Sunday, March 20, 2011

ZenTiger Capitalism is not a moral framework

Clint Heine advances some interesting thoughts around Capitalism in two posts which he attacks Lucia Maria, and to a lesser extent, NZC bloggers for imagined crimes (covered here).

It's those thoughts on capitalism though that I thought worth discussing further. Clint makes these two claims about capitalism:

1. a fundamental part of capitalism is equality.

2. Capitalists believe in equality and fairness.

Now capitalism means many things to many people, and this might be why the conversation gets off track, but I think I'm fairly safe if we agree the core tenets of Capitalism is that (a) it is an economic system and (b) the means of production are privately owned and operated for profit. The profit goes to the business owners, and wages are paid to the workers in exchange for their labour.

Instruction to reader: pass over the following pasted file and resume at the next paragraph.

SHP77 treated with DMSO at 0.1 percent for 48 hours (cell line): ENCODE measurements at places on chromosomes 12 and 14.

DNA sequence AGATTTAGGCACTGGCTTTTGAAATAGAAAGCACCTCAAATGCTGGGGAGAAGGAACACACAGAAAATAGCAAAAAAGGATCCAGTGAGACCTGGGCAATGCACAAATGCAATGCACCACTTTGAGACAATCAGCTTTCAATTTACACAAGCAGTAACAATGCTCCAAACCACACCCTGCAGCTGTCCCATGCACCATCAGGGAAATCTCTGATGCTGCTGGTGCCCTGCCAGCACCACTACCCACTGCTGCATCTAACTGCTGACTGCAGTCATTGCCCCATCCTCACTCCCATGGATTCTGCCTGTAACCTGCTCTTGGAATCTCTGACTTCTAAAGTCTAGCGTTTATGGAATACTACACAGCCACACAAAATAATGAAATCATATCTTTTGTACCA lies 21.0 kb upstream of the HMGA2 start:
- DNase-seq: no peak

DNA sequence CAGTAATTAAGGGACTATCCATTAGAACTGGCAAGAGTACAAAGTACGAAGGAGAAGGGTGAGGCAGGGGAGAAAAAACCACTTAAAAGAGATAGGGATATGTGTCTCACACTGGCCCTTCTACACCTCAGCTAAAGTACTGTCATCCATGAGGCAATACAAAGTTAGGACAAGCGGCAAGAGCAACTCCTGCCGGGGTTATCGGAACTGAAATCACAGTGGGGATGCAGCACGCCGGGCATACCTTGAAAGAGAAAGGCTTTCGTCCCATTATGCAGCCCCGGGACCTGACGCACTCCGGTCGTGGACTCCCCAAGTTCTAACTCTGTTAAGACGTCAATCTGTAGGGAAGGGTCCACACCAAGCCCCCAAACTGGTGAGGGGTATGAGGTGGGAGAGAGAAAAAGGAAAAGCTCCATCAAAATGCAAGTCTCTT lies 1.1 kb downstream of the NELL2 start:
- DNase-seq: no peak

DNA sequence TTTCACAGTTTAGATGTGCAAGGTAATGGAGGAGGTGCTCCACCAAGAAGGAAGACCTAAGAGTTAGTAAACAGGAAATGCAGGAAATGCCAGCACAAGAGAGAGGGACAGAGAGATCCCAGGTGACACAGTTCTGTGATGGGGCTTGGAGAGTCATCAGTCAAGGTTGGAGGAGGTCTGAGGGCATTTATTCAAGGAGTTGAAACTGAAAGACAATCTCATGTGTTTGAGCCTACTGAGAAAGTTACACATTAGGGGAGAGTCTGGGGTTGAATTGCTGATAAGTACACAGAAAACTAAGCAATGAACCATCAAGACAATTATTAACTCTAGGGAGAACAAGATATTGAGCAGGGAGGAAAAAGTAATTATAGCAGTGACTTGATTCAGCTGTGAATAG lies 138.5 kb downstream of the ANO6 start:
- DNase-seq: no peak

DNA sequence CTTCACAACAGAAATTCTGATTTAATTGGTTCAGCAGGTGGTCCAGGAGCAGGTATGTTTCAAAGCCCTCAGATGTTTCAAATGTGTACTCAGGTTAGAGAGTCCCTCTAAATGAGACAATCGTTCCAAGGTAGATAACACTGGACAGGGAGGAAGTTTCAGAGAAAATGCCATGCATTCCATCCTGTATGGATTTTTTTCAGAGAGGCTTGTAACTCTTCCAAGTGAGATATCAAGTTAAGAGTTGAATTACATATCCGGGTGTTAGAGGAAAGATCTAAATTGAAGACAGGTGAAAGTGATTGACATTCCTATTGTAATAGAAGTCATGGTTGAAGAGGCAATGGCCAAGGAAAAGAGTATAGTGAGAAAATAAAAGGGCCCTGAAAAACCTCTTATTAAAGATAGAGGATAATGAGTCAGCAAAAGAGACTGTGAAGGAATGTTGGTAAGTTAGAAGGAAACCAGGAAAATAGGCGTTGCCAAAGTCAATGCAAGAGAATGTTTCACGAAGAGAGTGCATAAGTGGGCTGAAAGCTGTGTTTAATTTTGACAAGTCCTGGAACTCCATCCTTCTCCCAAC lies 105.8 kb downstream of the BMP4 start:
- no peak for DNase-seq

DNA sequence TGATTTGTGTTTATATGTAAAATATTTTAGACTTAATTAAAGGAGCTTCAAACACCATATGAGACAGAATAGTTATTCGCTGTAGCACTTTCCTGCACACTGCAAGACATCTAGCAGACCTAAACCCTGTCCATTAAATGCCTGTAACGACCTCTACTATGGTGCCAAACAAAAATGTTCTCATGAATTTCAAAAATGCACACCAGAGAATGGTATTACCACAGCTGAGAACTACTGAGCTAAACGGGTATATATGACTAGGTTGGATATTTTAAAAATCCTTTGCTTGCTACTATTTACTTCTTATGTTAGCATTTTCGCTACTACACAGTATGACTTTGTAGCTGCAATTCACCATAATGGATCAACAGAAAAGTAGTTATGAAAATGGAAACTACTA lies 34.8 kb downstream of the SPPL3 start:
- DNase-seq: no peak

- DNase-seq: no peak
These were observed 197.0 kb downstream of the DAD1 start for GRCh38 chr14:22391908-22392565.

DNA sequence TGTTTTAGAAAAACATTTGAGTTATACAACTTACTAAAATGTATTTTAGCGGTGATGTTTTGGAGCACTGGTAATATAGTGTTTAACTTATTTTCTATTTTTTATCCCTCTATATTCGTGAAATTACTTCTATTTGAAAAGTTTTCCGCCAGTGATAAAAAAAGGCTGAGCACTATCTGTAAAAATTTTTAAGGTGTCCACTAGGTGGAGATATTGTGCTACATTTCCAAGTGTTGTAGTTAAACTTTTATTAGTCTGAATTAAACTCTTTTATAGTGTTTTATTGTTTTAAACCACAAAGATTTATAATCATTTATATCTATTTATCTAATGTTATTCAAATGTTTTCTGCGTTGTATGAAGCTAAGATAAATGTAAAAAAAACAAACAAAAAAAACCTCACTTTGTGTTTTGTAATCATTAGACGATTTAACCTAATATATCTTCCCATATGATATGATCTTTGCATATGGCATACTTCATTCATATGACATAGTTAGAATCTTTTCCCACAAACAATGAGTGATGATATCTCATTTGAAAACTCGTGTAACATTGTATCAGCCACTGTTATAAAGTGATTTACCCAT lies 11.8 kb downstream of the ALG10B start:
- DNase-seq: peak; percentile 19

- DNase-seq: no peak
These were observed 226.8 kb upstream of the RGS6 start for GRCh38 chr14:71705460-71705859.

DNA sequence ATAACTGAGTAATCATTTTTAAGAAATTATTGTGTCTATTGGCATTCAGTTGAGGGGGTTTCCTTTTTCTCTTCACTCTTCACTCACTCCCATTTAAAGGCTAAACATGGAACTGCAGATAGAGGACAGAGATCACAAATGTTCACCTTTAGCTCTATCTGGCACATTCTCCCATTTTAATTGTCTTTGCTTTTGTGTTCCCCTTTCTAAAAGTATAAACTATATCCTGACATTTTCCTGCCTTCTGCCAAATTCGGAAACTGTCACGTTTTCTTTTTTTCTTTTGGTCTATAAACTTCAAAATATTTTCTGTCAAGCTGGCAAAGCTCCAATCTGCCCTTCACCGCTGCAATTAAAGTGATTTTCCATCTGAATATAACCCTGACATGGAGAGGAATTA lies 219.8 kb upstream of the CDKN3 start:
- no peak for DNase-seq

Clearly, at first glance you can see that Capitalists have no intrinsic reason to believe in fairness and equality. I'd suggest capitalism is more about competition, reward for work for skilled workers, and reward for owners who risk capital.

Capitalism isn't designed to advance equality or fairness. These are, at best side effects of the economic production using capitalism as it's underlying base. Those side effects are hotly contested.

The Marxists and Socialists (the left) define fairness along the lines of everyone getting the same money, regardless of skill or level of investment.